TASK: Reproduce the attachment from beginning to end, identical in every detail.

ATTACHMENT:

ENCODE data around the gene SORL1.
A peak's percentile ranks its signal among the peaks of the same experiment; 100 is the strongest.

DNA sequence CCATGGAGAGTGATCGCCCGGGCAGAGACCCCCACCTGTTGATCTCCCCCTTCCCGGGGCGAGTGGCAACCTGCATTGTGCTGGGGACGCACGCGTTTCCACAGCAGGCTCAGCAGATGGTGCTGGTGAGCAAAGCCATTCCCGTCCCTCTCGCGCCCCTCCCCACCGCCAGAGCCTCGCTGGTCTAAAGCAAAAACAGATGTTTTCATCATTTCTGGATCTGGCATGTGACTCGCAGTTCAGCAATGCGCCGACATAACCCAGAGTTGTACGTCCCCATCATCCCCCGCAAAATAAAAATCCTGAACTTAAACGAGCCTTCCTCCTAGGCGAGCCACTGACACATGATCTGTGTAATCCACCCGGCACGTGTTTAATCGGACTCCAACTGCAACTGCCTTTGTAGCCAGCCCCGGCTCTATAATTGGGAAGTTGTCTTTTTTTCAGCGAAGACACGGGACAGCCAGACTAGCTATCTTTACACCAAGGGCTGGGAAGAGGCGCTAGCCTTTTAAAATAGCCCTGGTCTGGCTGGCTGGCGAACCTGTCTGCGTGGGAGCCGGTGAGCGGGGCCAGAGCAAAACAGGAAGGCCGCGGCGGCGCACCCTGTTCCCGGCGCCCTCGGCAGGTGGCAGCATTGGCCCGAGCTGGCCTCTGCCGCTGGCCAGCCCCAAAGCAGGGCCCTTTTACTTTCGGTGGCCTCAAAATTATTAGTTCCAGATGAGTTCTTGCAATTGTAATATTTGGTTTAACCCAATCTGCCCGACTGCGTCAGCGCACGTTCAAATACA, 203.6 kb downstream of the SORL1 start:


ENCODE data around the gene SORL1.
A peak's percentile ranks its signal among the peaks of the same experiment; 100 is the strongest.

DNA sequence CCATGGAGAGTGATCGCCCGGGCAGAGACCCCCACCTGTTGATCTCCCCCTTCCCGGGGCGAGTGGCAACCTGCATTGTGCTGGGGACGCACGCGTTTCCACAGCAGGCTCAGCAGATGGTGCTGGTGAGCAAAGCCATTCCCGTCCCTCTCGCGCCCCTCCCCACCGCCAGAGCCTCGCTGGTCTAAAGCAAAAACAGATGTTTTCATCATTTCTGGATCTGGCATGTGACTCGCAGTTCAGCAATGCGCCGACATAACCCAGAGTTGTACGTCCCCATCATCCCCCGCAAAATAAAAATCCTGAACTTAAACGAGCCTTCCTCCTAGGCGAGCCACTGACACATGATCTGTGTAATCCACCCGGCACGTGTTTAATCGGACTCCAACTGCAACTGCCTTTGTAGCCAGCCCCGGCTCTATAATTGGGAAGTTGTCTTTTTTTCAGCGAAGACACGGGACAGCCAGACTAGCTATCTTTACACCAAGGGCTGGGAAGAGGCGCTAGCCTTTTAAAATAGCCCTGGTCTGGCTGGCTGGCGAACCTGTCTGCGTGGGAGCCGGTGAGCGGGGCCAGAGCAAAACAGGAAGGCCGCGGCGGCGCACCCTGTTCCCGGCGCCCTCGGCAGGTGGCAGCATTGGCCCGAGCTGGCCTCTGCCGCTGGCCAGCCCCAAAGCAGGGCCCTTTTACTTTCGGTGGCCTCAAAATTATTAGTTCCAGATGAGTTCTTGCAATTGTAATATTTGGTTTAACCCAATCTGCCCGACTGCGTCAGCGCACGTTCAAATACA, 203.6 kb downstream of the SORL1 start: